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What is Russian?

By Brendan McGuigan
Updated May 23, 2024
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Russian is a Slavic language spoken widely throughout Europe and Asia, with more than 250 million speakers worldwide. It is the 8th most spoken language in the world, and one of the most spoken languages in all of Eurasia. It is written with a version of the Cyrillic alphabet. The alphabet contains 33 letters, and has at times had more.

This language is related to other Slavic languages such as Czech, Slovak, Polish, Ukrainian, Slovenian, and Bulgarian. It is most closely related to the other East Slavic languages, of which the most spoken are Belarusian, Ukrainian, and Rusyn. Russian is the official language of Abkhazia, Belarus, Gagauzia, Kazakhstan, Kyrgyzstan, Russia, and Transnistria. It is also one of the operating languages of the United Nations.

The predecessor to the language began to emerge sometime after the 1st millennium, drawing in influences from surrounding Slavic languages to form what eventually become modern Russian. Old Church Slavonic, an important language among the Christians of this era, contributed a great deal to what would become the Russian language, as did borrowings from Greek at this early time. When Peter the Great embarked on his mighty campaign of Westernizing Russia, he also set the stage for a massive influx of European vocabulary to describe technologies and concepts the language didn’t have terms for at the time. French during this period was, as in most of Europe at the same time, considered the language of the literate, and a number of French words found their way into the language through the literati.

There are sizable communities speaking this language spread throughout the world, in the wake of a number of large migrations. In the United States, there are reportedly over four million Russian speakers; in Israel, there are nearly one million; and throughout western Europe, there are more than three million.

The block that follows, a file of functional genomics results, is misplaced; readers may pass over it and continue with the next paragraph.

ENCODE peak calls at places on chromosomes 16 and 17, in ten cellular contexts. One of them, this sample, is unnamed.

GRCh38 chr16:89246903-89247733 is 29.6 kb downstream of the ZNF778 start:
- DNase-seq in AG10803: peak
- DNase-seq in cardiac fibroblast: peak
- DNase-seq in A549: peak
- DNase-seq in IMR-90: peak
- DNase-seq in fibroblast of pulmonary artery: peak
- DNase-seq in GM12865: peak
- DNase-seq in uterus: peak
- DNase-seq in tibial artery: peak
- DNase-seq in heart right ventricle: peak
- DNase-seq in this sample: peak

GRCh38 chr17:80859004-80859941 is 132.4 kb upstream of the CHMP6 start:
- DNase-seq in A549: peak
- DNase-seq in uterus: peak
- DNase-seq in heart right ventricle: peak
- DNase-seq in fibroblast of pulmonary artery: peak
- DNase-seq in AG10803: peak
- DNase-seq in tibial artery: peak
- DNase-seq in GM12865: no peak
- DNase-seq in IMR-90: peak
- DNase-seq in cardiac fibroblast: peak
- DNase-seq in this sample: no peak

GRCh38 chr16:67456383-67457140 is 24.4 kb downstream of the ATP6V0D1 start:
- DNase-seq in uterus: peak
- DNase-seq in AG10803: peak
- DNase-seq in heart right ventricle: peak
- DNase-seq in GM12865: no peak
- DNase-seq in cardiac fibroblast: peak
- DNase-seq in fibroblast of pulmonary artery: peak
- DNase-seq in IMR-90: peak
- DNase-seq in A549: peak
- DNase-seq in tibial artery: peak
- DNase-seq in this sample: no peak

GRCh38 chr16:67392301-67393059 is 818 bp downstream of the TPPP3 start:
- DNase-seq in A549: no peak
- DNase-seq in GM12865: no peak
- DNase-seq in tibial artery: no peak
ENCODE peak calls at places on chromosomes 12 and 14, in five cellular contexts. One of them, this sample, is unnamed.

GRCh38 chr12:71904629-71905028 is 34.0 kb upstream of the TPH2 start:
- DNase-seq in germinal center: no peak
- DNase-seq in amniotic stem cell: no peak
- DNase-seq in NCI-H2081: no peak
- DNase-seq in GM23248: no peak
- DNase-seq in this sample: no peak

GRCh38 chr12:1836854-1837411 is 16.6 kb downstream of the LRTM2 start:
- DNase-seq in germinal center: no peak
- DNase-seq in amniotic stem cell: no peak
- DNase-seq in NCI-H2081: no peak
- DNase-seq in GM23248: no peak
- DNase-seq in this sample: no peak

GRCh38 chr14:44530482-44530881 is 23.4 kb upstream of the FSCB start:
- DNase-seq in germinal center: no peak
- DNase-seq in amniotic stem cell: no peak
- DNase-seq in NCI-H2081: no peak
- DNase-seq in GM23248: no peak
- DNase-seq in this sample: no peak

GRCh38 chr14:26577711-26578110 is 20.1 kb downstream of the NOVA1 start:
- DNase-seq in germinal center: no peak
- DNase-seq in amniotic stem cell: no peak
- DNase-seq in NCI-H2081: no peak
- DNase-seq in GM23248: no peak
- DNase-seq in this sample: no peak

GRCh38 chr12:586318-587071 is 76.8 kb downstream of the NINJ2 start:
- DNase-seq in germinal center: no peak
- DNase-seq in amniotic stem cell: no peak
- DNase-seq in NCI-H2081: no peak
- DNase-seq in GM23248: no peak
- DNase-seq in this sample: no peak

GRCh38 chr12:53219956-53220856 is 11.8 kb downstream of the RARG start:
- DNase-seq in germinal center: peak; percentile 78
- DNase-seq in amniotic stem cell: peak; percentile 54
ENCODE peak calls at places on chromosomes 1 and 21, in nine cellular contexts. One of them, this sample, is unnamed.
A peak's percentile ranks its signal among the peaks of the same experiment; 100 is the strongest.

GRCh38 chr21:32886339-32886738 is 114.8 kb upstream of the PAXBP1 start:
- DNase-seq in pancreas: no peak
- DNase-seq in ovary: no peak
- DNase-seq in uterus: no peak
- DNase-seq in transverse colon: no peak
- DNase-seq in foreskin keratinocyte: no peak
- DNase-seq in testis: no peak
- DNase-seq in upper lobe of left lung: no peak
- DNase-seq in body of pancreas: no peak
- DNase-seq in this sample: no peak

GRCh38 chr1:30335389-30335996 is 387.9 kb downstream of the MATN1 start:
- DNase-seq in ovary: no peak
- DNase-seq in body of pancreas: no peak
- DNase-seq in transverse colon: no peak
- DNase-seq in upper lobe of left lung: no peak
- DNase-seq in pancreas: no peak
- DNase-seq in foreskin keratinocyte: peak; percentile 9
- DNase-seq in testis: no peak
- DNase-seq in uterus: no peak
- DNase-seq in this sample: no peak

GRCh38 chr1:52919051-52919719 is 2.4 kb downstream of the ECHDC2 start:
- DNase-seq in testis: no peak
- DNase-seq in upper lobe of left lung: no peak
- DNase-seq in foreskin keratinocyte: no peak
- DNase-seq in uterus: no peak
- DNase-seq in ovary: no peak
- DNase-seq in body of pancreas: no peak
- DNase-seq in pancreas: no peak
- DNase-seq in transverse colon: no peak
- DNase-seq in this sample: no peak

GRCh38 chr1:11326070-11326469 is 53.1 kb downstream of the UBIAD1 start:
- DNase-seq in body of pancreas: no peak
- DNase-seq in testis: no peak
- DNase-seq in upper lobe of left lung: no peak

For covering such a large landmass, the language is surprisingly uniform. While distinct dialects exist throughout Russia and Russian-speaking countries, they are essentially all mutually intelligible. When compared with other comparably sized regions, this is almost unheard of. A great deal of this is due to a concerted effort on the part of the government throughout the 20th century to normalize speech patterns, grammar, vocabulary, and pronunciation.

Russian is widely considered one of the world’s great languages for literature, accompanying English, French, and German, among others. Novelists who write in the language are often hailed as the greatest writers of epic tales, with Tolstoy, Gogol, Chekov, and Dostoevsky being a few of the most renowned authors.

Russian is a very difficult language for native English speakers to learn, being ranked as a Class III language, on a par with Arabic or Mandarin in difficulty. Its different alphabet, use of many sounds which feel alien to English speakers, and considerably different grammar all conspire to make it much more difficult to acquire than Germanic or Romance languages.

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Discussion Comments
By anon57320 — On Dec 22, 2009

What is "beyond the pale?"

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